• Signatories to this Code agree that people of differing abilities should be welcome in the community and encouraged to participate in events. Members agree that events should be as accessible as possible and agree to be proactive about accessibility both on and off stage. Whenever possible, managerial members will use accessible venues and accommodate for people of differing abilities. Members are encouraged to incorporate accommodations as much as possible. Accommodations might include subtitles, translation, interpretation, special performances for people on the autism spectrum among other things. Members agree to foster inclusion of people who may need accommodations in order to participate in performances. This section is not intended to limit the use of venues that are not completely accessible, but to encourage the community to increase accessibility whenever possible.
  • Consent
    • Members agree that consent to certain behaviors, including but not limited to physical contact, is paramount to safety. To that end, members agree to the following:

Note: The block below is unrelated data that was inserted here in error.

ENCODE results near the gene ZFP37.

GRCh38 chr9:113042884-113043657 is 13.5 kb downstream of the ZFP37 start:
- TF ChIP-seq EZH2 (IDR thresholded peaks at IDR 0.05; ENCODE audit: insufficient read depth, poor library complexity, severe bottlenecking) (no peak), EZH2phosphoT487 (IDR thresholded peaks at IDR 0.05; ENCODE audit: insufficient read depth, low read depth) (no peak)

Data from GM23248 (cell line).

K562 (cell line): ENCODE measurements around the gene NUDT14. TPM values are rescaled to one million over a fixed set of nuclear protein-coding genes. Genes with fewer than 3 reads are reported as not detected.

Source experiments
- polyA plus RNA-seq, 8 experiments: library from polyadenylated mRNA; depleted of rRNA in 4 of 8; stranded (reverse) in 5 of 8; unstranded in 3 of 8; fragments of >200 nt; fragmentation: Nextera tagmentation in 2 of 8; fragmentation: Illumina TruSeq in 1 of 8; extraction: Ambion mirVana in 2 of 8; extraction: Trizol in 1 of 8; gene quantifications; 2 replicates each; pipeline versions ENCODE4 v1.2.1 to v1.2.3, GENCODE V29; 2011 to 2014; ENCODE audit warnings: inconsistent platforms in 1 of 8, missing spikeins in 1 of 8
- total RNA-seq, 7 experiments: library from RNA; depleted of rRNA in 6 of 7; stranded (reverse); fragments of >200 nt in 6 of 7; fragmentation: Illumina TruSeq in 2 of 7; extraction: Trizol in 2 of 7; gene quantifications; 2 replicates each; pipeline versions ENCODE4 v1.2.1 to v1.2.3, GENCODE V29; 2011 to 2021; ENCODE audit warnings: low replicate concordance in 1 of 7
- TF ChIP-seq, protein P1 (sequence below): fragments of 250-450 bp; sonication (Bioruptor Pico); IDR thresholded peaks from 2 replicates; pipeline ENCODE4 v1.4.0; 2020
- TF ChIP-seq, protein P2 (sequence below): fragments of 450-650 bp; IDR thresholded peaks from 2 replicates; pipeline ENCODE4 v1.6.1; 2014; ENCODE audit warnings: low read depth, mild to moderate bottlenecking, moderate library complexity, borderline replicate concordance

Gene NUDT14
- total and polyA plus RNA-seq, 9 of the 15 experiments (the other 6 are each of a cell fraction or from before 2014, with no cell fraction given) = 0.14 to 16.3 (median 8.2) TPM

• Whenever physical contact is required between members, consent shall be affirmatively requested when possible.
      • Consent shall be knowing, voluntary, and affirmatively communicated.
      • Members shall encourage the affirmative discussion of consent in all physical contact situations with other members.
  • Working with Children
    • Members agree that children benefit from a vibrant arts community and should be a part of the community when appropriate. To that end, when children are participants in events, members agree to the following:
      • To abide by heightened standards of professionalism around minors. This may include avoiding foul language, avoiding discussions about adult situations and telling off color jokes.
      • To communicate freely with the parent or guardian of a minor about the minor’s responsibilities and expectations.
      • To allow the parent or guardian of a minor to be present at all rehearsals, providing that the parent or guardian will not be a distraction to the production.
      • If a member should become aware that anyone poses a threat to or has been inappropriate with a child member, they commit to making a manager aware of the situation immediately and acting swiftly to protect the child in whatever appropriate way.